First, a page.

Dave Conrad’s pleasant expression changed to one of wildness mixed with flight. The air around him had become thin and dry, as though an unseen storm had sucked the oxygen from June’s cerulean sky over Ridgewood High School’s baseball field.

The five o’clock sun seemed to spark Holly Sorenson’s long, soft blonde hair. A halo of white surrounded her from the funeral dress she wore. Some of Dave’s classmates had said that she’d been buried in a white dress.

A chill entered his blue and white pinstriped uniform and gripped his back. Would telling his teammates about seeing Holly do any good? He quashed the idea when she glared at him.

The doorway at the far right end of the dugout framed Coach Walker’s short and heavy body. “Pray we all make contact with our bats this inning and score some runs,” he said around the customary empty tobacco pipe clamped between his teeth. He chewed on the stem and looked out at the visiting team. His Ridgewood Fighting Eagles were undefeated this year. But this evening they were two runs behind the New Cambridge Yellow Jackets as the bottom of the seventh—the final inning of the final game of the season—awaited the Fighting Eagles.

He removed his pipe and Navy blue ball cap and bowed his baldhead. Dave and his teammates waited at their seats on the long wooden bench inside the dugout until Coach Walker said “amen” and took his spot along third base.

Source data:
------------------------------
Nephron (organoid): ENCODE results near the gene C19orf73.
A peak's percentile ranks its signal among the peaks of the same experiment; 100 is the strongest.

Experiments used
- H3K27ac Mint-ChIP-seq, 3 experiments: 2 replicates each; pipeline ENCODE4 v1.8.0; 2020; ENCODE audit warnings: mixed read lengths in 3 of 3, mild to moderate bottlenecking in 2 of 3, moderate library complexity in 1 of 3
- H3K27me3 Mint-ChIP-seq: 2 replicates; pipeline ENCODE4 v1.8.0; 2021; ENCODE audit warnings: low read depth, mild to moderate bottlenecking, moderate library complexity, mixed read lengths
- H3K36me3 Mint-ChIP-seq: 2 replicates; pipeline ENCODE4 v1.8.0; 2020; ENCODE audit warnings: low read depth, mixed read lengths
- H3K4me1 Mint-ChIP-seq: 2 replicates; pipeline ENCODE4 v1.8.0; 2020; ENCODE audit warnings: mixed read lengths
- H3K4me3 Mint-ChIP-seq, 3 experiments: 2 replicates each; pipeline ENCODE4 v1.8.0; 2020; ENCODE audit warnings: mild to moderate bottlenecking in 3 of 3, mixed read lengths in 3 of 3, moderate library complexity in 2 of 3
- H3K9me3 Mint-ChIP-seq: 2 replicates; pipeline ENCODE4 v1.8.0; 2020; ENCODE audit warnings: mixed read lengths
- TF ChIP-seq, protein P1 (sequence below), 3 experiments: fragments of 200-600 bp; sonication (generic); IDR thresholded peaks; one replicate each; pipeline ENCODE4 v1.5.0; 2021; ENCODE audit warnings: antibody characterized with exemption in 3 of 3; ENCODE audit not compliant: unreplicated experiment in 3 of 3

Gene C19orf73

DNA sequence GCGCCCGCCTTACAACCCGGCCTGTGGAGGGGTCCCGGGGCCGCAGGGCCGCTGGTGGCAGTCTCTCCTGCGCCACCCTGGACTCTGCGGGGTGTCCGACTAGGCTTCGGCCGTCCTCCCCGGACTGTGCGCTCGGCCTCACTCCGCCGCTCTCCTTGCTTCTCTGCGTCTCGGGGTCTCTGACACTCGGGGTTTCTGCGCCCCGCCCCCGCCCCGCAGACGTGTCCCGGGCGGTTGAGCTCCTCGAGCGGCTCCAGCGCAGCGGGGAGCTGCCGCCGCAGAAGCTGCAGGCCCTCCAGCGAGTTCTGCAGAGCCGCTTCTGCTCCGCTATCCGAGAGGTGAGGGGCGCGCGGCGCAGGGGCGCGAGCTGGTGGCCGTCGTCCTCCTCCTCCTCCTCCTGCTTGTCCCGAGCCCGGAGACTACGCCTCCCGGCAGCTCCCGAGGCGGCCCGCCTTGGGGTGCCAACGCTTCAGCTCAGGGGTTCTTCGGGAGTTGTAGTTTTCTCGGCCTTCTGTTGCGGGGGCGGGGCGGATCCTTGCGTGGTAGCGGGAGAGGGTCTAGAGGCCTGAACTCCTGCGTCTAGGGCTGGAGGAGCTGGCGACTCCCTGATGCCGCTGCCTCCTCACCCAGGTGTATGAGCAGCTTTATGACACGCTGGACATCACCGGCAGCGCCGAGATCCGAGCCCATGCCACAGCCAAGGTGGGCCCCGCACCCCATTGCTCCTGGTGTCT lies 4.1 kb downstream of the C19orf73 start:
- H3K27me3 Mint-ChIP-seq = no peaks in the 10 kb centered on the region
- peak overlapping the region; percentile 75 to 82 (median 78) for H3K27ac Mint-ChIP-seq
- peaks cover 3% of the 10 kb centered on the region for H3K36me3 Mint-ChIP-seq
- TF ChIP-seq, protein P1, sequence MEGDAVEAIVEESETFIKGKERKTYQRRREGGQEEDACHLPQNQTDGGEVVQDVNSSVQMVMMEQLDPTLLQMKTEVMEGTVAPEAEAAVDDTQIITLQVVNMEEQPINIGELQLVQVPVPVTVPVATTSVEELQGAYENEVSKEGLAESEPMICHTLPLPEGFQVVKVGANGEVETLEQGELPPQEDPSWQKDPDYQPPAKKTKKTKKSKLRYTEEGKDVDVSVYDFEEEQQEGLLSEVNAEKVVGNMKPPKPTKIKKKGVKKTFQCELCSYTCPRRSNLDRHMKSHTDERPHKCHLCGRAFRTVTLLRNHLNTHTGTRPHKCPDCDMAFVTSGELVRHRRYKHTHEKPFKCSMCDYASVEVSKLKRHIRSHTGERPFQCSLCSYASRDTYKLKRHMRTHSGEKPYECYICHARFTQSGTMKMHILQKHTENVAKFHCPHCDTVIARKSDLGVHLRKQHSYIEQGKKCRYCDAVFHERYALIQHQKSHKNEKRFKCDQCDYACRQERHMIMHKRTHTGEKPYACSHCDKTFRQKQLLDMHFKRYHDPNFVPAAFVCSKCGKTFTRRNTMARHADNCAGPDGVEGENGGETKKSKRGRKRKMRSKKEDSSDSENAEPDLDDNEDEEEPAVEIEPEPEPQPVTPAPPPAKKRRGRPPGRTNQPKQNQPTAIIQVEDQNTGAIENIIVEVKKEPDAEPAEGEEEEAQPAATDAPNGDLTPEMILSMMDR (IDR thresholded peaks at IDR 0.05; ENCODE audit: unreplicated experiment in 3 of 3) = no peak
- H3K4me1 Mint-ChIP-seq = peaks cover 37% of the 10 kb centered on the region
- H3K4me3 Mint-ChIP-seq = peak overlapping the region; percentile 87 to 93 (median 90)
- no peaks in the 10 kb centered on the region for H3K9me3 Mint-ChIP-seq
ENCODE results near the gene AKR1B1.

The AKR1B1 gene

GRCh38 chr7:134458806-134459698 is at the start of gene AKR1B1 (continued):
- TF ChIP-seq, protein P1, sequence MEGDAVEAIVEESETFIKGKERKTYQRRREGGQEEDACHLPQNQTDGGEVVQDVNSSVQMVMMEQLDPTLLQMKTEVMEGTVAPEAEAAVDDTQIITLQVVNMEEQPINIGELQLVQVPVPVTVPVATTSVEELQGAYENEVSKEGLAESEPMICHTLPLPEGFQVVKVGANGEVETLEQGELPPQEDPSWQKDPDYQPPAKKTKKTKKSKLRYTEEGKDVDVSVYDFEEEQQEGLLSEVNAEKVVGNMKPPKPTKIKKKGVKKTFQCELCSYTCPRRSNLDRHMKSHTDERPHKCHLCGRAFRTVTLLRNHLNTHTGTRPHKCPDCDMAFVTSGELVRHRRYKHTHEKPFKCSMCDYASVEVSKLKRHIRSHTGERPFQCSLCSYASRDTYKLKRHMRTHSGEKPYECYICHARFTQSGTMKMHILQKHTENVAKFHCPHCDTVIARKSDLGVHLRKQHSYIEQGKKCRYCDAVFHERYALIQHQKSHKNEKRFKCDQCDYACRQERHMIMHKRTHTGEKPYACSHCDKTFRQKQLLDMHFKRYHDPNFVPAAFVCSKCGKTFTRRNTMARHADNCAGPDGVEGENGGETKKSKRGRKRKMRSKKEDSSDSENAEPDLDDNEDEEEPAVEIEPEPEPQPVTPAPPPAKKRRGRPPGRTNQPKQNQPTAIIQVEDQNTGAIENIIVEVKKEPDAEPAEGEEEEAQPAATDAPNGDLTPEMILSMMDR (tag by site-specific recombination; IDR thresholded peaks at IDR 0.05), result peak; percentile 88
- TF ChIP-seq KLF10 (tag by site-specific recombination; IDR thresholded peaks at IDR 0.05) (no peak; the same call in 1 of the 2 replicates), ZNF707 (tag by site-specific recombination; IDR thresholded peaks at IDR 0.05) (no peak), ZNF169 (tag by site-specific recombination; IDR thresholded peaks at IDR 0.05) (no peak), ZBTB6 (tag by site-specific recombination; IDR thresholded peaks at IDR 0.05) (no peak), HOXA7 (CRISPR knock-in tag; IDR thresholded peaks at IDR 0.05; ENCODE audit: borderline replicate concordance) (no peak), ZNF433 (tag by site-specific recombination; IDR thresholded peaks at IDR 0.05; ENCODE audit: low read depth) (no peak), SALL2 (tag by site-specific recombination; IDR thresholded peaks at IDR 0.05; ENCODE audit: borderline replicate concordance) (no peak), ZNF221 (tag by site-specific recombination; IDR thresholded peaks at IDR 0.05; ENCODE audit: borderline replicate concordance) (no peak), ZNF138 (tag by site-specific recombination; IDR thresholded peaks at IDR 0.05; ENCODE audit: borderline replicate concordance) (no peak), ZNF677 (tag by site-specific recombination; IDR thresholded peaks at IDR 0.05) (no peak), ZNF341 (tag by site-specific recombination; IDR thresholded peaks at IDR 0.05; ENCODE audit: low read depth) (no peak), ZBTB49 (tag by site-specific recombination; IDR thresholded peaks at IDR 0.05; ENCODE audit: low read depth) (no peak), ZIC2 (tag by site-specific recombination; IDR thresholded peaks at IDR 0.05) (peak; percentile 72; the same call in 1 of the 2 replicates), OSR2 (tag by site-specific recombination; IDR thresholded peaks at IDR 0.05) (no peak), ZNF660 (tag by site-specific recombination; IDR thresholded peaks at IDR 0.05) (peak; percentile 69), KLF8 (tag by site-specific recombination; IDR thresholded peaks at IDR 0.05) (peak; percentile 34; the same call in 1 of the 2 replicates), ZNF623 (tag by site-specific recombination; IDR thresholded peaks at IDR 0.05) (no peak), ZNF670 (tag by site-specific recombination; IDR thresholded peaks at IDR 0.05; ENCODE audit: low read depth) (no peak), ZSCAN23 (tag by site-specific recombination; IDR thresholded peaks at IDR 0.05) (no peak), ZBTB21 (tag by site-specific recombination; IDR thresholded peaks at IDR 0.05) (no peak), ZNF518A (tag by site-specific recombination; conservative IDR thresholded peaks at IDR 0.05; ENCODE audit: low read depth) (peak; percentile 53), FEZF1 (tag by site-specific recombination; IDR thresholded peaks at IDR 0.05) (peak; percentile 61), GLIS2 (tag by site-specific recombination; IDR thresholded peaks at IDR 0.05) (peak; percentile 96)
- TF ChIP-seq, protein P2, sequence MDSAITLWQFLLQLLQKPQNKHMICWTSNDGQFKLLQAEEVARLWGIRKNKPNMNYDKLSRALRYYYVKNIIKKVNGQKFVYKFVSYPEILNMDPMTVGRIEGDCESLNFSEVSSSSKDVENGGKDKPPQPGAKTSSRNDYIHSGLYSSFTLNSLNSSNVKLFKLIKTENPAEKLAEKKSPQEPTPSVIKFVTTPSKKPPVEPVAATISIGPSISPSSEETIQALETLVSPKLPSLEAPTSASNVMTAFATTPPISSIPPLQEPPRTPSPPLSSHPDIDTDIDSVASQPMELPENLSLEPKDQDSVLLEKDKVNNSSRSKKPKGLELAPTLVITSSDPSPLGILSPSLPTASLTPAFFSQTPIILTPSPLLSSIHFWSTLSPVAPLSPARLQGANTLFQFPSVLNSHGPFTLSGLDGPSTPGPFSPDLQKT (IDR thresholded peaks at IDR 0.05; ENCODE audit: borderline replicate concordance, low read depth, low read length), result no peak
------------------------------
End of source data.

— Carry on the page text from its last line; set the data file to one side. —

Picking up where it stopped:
“We can hit this pitcher,” someone said.

“Yeah! We can hit this guy,” another player said. “We’ve done it before. Come on.”

“That was before the seniors graduated.” Dave shuffled his feet, scraping the concrete floor with his rubber cleats. The twelfth graders were gone, doing whatever twelfth graders do after graduating high school.

Assistant Coach Andrews cleared his throat from the shadows at the dugout’s far end. “Stay focused,” he said. “This is your team now. This is your game. Never give up.” He called out three names of the players scheduled to bat. Dave stood, responding to the third name called. The players clapped loud and in unison for a moment as their assistant coach loped to his spot along first base.

The cheering came to a slow end and Dave’s gaze wandered again through the wire mesh of a window behind him, to the fifth row bench behind home plate, and the girl sitting there.

He looked away when Holly glared again.

“No such things as ghosts,” he whispered. It became his mantra until a baseball cracked off a bat. The Ridgewood fans and players jumped to their feet and cheered as Danny Ryan’s base hit shot between the first and second basemen.

Dave put on his batter’s helmet and took his place inside the on-deck circle outside the dugout’s doorway.

Holly glowed with a heavenly whiteness … and chilled him from the hellish anger on her face.

She vanished from view when the fans in front of her jumped to their feet.

Tyler Jones had laced a hot bouncing double between left field and center field. The centerfielder caught up to the ball and threw it to his shortstop, keeping Danny Ryan from rounding third base and scoring.

The Yellow Jackets’ coach called for a pitcher change and Coach Walker lumbered over to Dave’s side.

“Rally time,” he said, huddling close to Dave. “Get the ball into the outfield. We need you to score Danny from third.”

Dave nodded and thought about Holly watching him. He had stayed away from her funeral and her gravesite. And now she was here, giving him the stink eye. She hated him. He looked down at the grass, ashamed.

“Hit to the outfield,” Coach Walker repeated. “You can do it. The new pitcher throws nothing but heat. Take the first pitch and study its speed. Then swing away.”

Dave nodded again.

Coach Walker slapped Dave’s helmet before he returned to his coaching spot.

“No such things as ghosts,” Dave said after the home plate umpire bellowed “Batter up.”